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The women’s lib movement (or movements, really) of the Seventies are a battlefield you could write several blogs about. Feminism was becoming impossible to ignore as a mainstream presence, with books like Robin Wright’s anthology Sisterhood is Powerful and Angela Davis’ Women, Race, and Class coming to light.. Whatever position one was going to take on gender, it would have to be a reaction to feminism in some form.
A couple entries ago we made it clear that Kate Bush is at the bare minimum not a conscious feminist. Her work is useful for women’s sexual liberation and art, but Bush’s beliefs are broadly conservative. I’ve gone on at length about Bush’s soft spot for men — she’s generally inclined to treat them well and make them paragons of beauty and virtue. Sometimes she’ll even do this at the expense of failing to call men out when they commit immoral acts, as we’ll see in “Babooshka.” Bush is a heterosexual woman, and one with an unusually positive view of men. One of the primary effects of this preference is that her songs predominantly feature conversations between men and women, often of a romantic or sexual nature (or both). It’s a terribly heteronormative dynamic, although one Bush will push against at times.
“Room for the Life” is that rare thing in Kate Bush’s early discography: a song presenting a dialogue between two women. You’d think this would be particularly refreshing, but there’s something odd about “Room for the Life”: nobody ever talks about it. That’s not to say there’s not a single person in the world who doesn’t enjoy the song — it’d be astonishing if in the four decades since The Kick Inside was released nobody had liked “Room for the Life.” But the song is hindered by the fact it’s not any good. It’s easily the worst track on The Kick Inside: ham-fisted, embarrassing, and just plain forgettable.
Musically, “Room for the Life” is a trainwreck. Its verse blends into the rest of The Kick Inside, offering little in the way of standing out, and the chorus does little to liven up the song, with its tepid use of beer bottles as an instrument only succeeding in making the track sound flaccid. The worst comes at the end of the chorus, with Bush chiming “mama woman aha!” obnoxiously. This culminates in the song’s outro, with Bush imitating… what is she doing here exactly? Percussionist Morris Pert’s boo-bams (a kind of bongos) bring a light world music flavor to it, amplified by Bush’s grating “OO-AH”s. It’s one of the most tasteless moments on an otherwise sophisticated record, and releasing a track like this instead of “Frightened Eyes” is a downright baffling move on Bush’s part.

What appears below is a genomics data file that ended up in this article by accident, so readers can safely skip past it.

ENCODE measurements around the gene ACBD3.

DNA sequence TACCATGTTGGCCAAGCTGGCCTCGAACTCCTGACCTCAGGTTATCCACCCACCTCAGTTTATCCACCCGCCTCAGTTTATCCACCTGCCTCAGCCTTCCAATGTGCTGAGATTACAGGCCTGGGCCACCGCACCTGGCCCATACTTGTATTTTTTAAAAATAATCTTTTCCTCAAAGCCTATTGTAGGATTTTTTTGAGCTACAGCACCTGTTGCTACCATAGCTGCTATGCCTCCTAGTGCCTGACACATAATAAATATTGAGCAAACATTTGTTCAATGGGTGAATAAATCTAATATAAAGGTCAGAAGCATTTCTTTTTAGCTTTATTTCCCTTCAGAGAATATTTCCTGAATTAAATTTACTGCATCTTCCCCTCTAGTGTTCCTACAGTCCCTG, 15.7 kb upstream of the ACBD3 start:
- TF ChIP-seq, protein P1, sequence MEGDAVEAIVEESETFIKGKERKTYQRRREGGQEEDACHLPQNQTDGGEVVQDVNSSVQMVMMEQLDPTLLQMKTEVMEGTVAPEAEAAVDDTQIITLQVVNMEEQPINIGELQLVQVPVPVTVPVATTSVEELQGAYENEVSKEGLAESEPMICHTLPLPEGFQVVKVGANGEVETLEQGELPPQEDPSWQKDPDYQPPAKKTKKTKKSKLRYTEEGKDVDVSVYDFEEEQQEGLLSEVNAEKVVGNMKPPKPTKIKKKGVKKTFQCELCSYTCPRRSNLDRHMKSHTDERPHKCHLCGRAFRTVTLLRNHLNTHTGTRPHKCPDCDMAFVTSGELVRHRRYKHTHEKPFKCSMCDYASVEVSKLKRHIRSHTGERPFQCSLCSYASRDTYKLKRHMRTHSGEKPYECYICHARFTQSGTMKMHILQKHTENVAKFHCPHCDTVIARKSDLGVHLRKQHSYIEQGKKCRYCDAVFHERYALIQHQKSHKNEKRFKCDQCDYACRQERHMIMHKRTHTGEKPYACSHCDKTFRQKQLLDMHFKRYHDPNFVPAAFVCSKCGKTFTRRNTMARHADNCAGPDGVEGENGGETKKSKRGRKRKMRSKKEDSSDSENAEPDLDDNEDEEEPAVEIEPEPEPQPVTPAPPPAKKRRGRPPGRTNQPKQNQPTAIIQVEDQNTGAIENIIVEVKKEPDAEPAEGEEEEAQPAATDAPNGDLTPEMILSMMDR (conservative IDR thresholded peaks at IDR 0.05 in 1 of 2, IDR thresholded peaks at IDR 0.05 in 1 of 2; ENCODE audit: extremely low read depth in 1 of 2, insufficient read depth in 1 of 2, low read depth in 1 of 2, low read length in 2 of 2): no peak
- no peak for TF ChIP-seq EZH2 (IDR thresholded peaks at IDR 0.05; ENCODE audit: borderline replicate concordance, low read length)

In addition to its musical tastelessness, “Room for the Life” is out of touch. Bush has identified herself with male artists, admitting that a lack of interesting female songwriters was the reason (she cites Joni Mitchell, Billie Holliday, and Joan Armatrading as exceptions). When she writes about two female characters in “Room,” things fall apart (this isn’t always the case — my favorite Kate Bush song is a woman-centered dialogue, as we’ll see). The song is addressed from one woman to another, telling of the magical power of women, expressed as a singularity with the oddly agrammatical phrase “because we’re woman.” It’s an oddly naïve little song, and one with strange conclusions on how to be a woman. “Lost in your men and the games you play/trying to prove that you’re better woman,” Bush chides her friend. How dare she try to get ahead of men. The audacity of it.
But the apex of the song’s regressive gender politics comes in… its conclusion that women are special because of their wombs. Really. The room for the life is the uterus. “Inside of you can be two.” I mean… what do you do with that? Infertile women and trans women are pretty straightforwardly excluded from the deal. That’s something Pat Robertson garbage might peddle. It’s a vulgar and outdated form of the Feminine Mystique. Yes, this is pretty much orthodox women’s rights stuff of the period. And it’s the point where you’re almost ready to call it quits on the Seventies. Bush will get better on gender in many ways — we’re going to see some amazing stuff from her in the future directly related to wombs. For the time being, “Room for the Life” is just something Bush — and the feminist movement — will grow beyond.
Recorded 1977 at London AIR Studios. Personnel: Kate Bush — piano, vocals. Stuart Elliott — drums, percussion. David Paton — bass. Ian Bairnson — guitars, beer bottles. Morris Pert — boo-bams. Andrew Powell — beer bottles, production.